Bloomberg Law
Feb. 9, 2023, 10:00 AM

California Bill to Let Parents Sue Social Media Gets Second Try

Titus Wu
Titus Wu

California lawmakers are attempting again to hold social media companies liable for addicting child users to their product, a renewed effort that will face fierce resistance from the tech industry.

“This legislation is like throwing more fuel on the flames created by the legislature last session,” said Carl Szabo, vice president of NetChoice, which represents Meta, Google, and other tech companies.

State Sen. Nancy Skinner (D) last week introduced SB 287, which would subject a company up to $250,000 per violation, an injunction, and litigation costs and attorney fees. Her bill is similar to widely watched state legislation last year that would have allowed the attorney general and local district attorneys to file civil suits against social media companies for knowingly putting in designs or algorithms that will addict kids.

Skinner’s bill goes beyond addiction and adds other problems platforms could be held accountable for, including the use of fentanyl, harm to oneself or others, and eating disorders.

The effort comes as social media companies such as Meta and TikTok Inc. are facing more scrutiny from policymakers at both the state and federal level. President Joe Biden singled out the industry in his Tuesday State of the Union speech, saying they must be held accountable for their experiments in “running children for profit.”

Another difference from last year’s debate is that this bill would let private individuals, such as parents, sue within four years of the alleged harm. That will likely invite criticism from the industry, fearful of a flood of litigation.

“Californians deserve to have the right to hold social media accountable just as our laws allow for medical malpractice, faulty consumer products and other harms,” said Skinner on the private right to action.

Social media companies that conduct quarterly audits of their algorithms and features and resolve issues from an audit within 30 days wouldn’t face liability under the bill. It would only apply to businesses making at least $100 million in gross revenue annually.

Expected Resistance

California lawmakers have led in efforts to protect children online, and last year, multiple measures including a major online child privacy law passed despite some opposition from Big Tech.

Tech lobbyists were particularly intent on stopping last year’s social media addiction bill and successfully killed it. The intensity of the resistance is likely to be the same this time around.

“This bill would cripple hundreds of websites,” said Szabo said. “It does little to address the underlying issues raised by social media—responsible use of technology.”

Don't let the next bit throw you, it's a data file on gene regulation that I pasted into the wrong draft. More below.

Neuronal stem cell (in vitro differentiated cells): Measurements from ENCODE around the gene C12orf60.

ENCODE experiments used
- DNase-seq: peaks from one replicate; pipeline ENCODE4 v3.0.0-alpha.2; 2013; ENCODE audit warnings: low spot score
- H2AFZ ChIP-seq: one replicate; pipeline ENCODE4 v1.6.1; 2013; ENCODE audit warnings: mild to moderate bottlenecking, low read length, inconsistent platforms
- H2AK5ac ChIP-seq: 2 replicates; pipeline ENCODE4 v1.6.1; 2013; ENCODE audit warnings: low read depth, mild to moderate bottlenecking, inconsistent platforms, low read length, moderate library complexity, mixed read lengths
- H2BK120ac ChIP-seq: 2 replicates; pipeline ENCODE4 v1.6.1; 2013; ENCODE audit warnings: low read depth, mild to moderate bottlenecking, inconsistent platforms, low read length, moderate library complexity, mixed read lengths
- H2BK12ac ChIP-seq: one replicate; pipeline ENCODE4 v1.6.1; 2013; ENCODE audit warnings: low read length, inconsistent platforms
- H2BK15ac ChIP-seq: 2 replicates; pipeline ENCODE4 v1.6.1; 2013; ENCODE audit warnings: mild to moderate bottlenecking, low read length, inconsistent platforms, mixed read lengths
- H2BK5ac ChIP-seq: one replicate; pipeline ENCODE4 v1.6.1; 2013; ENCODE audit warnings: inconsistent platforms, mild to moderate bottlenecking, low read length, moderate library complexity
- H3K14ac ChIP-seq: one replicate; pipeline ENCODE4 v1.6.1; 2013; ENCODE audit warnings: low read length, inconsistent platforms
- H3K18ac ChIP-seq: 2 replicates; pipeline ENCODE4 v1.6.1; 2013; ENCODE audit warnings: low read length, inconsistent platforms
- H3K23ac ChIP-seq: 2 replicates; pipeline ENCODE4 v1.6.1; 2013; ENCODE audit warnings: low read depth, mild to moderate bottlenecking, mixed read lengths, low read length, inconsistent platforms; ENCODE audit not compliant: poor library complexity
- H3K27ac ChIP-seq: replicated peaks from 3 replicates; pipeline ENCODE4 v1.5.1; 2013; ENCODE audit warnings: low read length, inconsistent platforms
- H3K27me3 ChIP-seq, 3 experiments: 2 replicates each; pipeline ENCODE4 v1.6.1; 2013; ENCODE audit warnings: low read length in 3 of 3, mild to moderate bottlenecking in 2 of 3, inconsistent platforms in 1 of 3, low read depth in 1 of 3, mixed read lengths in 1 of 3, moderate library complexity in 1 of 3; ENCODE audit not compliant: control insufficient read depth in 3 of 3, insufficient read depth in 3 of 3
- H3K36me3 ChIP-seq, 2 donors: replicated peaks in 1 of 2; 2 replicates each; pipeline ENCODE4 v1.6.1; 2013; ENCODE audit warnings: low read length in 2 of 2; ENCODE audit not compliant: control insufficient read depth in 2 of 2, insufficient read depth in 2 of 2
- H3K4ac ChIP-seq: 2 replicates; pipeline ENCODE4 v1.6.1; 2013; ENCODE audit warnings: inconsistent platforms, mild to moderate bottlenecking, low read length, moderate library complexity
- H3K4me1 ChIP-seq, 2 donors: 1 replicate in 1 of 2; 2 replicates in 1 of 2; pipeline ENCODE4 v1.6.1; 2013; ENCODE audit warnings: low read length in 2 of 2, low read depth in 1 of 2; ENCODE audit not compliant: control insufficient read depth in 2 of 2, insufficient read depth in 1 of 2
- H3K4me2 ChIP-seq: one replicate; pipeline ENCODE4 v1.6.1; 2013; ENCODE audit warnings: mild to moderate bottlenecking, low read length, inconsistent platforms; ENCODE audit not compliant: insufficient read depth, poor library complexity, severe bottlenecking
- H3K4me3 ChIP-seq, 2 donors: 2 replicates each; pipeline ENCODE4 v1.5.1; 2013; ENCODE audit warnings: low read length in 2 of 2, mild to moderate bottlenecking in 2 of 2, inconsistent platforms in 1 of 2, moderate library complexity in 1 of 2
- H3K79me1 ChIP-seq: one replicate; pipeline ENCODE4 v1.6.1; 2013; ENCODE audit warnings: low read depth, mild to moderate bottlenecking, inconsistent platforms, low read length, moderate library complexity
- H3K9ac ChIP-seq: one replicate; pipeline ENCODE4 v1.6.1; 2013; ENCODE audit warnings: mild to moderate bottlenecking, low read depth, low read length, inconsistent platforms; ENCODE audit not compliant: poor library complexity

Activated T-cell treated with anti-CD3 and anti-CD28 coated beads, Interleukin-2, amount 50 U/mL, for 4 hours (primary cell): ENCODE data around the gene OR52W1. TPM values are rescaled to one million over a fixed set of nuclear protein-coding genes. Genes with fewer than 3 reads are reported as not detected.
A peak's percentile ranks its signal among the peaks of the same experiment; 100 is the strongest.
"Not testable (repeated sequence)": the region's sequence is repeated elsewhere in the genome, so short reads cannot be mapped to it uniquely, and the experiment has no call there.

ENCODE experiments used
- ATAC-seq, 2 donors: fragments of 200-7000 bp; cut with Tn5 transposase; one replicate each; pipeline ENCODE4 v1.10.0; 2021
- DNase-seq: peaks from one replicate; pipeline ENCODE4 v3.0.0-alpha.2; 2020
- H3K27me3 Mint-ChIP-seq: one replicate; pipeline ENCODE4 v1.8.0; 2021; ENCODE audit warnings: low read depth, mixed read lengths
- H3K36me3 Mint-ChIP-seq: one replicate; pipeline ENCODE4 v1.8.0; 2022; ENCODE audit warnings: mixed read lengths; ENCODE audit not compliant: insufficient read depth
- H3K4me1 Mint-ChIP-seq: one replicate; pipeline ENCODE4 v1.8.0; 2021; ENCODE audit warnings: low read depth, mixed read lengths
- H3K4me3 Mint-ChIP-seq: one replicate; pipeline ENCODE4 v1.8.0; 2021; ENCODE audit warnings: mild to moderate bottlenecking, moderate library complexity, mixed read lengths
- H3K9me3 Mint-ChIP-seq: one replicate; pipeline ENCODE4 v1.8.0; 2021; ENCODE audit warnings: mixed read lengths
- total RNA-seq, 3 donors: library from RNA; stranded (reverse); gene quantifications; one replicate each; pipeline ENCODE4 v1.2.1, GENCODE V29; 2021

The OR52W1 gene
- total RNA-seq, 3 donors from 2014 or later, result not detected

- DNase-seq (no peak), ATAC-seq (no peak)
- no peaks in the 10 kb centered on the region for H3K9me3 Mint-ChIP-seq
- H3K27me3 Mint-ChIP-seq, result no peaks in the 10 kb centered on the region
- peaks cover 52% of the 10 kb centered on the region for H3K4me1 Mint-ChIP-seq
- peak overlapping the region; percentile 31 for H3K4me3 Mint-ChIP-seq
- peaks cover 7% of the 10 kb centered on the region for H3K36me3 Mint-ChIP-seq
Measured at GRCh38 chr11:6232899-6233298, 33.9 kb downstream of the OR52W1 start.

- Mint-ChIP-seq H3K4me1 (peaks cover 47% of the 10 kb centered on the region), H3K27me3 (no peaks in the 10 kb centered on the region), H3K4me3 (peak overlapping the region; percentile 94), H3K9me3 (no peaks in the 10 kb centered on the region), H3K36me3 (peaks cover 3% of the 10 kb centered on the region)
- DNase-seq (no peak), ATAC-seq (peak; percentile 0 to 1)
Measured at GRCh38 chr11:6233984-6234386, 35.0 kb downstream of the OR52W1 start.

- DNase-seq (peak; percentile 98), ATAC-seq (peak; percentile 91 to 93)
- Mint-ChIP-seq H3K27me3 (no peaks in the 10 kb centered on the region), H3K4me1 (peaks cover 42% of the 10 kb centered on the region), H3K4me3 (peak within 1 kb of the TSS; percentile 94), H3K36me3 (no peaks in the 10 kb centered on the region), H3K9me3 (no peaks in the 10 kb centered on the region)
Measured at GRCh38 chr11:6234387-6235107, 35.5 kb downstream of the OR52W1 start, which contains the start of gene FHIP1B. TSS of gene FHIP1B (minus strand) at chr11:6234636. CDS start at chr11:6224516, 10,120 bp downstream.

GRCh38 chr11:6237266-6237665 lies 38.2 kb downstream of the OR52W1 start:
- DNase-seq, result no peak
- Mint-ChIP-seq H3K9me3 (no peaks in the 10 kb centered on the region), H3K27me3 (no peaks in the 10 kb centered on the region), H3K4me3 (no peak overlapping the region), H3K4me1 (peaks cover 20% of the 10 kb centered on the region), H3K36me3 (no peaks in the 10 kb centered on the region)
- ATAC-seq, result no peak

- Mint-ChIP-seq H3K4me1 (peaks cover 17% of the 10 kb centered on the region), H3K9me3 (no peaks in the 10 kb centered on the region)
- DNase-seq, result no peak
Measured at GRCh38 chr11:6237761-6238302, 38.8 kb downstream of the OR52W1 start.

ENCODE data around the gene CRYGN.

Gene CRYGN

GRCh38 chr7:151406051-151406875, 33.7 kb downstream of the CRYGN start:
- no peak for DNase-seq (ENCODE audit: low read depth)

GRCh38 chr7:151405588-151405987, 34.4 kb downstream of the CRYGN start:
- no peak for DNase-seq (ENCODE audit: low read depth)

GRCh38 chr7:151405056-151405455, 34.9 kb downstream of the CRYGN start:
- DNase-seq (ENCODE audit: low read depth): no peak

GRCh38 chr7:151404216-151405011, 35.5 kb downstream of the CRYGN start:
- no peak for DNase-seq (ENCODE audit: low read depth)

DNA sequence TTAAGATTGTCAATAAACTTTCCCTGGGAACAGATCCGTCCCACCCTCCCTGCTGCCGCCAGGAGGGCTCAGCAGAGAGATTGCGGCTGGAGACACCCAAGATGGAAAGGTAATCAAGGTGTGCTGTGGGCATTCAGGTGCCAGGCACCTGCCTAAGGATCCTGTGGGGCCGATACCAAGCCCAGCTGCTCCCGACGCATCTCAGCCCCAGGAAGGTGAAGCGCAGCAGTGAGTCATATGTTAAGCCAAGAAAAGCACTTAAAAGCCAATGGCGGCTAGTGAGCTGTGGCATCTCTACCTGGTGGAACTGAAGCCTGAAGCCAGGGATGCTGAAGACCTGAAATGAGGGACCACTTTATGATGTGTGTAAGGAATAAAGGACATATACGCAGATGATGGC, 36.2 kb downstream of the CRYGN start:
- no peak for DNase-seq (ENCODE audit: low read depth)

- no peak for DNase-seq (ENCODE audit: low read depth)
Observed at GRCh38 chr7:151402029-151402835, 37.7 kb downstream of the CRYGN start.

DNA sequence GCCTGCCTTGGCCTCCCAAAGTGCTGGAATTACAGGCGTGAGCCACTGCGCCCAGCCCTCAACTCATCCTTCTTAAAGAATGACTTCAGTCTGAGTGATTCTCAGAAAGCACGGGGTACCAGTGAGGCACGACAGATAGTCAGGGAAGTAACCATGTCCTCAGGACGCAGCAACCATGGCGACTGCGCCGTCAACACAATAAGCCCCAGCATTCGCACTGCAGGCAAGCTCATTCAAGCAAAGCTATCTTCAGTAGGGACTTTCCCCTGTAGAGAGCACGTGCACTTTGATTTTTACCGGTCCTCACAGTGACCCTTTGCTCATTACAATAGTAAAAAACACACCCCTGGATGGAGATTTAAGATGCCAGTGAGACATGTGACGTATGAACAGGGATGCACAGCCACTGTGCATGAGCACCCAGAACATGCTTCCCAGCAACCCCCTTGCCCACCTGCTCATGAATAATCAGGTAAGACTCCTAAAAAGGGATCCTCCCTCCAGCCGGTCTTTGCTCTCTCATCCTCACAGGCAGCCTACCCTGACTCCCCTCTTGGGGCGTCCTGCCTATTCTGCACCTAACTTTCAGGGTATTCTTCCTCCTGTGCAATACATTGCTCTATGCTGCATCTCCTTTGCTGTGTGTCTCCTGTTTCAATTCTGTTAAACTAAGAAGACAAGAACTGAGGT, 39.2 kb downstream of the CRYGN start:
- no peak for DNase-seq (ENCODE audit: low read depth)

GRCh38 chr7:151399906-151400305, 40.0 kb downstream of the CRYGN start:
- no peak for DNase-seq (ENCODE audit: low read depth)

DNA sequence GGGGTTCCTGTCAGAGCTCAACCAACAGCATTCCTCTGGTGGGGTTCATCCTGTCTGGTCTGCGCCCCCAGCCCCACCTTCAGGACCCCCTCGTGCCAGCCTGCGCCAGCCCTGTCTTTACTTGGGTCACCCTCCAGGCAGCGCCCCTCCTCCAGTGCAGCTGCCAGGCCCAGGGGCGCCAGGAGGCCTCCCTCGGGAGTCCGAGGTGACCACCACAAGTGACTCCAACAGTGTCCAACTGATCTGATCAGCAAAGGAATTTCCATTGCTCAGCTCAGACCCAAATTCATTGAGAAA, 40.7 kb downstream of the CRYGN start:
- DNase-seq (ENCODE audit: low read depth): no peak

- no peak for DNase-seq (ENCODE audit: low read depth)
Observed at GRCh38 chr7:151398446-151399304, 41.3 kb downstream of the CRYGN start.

Opponents argue the bill is an unconstitutional abridgment of free speech and could force platforms to close off social media to children, as anyone could claim any feature to be addictive. The government should not inject itself into a conversation between a child and their parent on social media use, they said.

‘Safe Harbor’

Advocates for child safety say social media giants know their designs and algorithms are harming youth, and lawmakers must address the mental health problems resulting from that.

“If you’re a business, and you can get away with legally addicting your customers, especially ones that are going to be your customers for the most of their lives, you fight like crazy to be able to do that,” said Ed Howard, counsel at the Children’s Advocacy Institute in the University of San Diego School of Law, which supported last year’s bill.

Howard said the provision freeing companies from liability if they conduct audits and fix any resulting issues is a “safe harbor” for them. But Szabo of NetChoice called the safe harbor language a “trap where the websites must create the legal case against themselves.”

Skinner indicated she won’t revise her bill too much to soften the tech industry’s opposition and said the urgency around fentanyl sales, ghost guns and other harm to children would garner it success this year.

“Social media companies should have no trouble abiding by SB 287, if it were to become law. They just have to regularly monitor their algorithms to ensure they do not target youth with harmful content, including the sale of fentanyl, and do not facilitate the sale of illegal firearms — and then fix their algorithms if they do.” she said.

Other Protections

State lawmakers were able to pass smaller state protections last year to help prevent harm to children and other online users.

Later this year, social media platforms will be required to file a semiannual report to the state attorney general on their term of services, content moderation practices, and how they defines hate speech, disinformation and other terms.

Companies are now required to post their policies on the use of social media to illegally distribute a controlled substance as well as a link to any reporting mechanism for illegal and harmful content and behavior. Platforms must also state if there is a mechanism to report violent social media activity, and the target of a violent post can seek a court order to take it down.

To contact the reporter on this story: Titus Wu in Sacramento, Calif. at

To contact the editor responsible for this story: Bill Swindell at

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